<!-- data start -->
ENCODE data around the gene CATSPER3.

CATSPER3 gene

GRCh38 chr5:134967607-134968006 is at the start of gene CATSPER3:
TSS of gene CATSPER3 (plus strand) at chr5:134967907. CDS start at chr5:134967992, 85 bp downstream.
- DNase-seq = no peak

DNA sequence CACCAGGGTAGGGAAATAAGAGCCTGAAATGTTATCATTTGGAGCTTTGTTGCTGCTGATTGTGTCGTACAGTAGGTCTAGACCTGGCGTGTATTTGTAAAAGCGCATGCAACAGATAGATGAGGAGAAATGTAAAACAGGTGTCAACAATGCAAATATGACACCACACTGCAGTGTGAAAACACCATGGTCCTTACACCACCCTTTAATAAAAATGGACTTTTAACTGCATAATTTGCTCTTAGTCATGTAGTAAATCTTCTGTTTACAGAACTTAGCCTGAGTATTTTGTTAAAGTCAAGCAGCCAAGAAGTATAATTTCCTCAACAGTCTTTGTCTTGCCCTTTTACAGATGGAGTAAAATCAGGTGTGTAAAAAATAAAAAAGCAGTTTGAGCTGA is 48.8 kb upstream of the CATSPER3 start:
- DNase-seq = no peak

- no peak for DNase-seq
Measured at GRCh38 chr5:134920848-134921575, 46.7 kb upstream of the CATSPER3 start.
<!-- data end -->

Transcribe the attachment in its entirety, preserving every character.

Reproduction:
ENCODE data around the gene CATSPER3.

CATSPER3 gene

GRCh38 chr5:134967607-134968006 is at the start of gene CATSPER3:
TSS of gene CATSPER3 (plus strand) at chr5:134967907. CDS start at chr5:134967992, 85 bp downstream.
- DNase-seq = no peak

DNA sequence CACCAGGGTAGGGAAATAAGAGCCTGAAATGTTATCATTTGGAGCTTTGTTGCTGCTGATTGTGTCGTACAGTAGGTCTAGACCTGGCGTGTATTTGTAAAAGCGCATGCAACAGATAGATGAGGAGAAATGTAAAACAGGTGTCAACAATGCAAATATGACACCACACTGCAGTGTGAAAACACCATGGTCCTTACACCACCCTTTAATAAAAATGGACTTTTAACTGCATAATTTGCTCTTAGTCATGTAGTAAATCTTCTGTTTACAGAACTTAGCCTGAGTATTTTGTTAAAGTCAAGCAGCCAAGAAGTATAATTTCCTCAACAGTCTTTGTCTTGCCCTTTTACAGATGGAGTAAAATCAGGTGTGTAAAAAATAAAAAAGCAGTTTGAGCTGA is 48.8 kb upstream of the CATSPER3 start:
- DNase-seq = no peak

- no peak for DNase-seq
Measured at GRCh38 chr5:134920848-134921575, 46.7 kb upstream of the CATSPER3 start.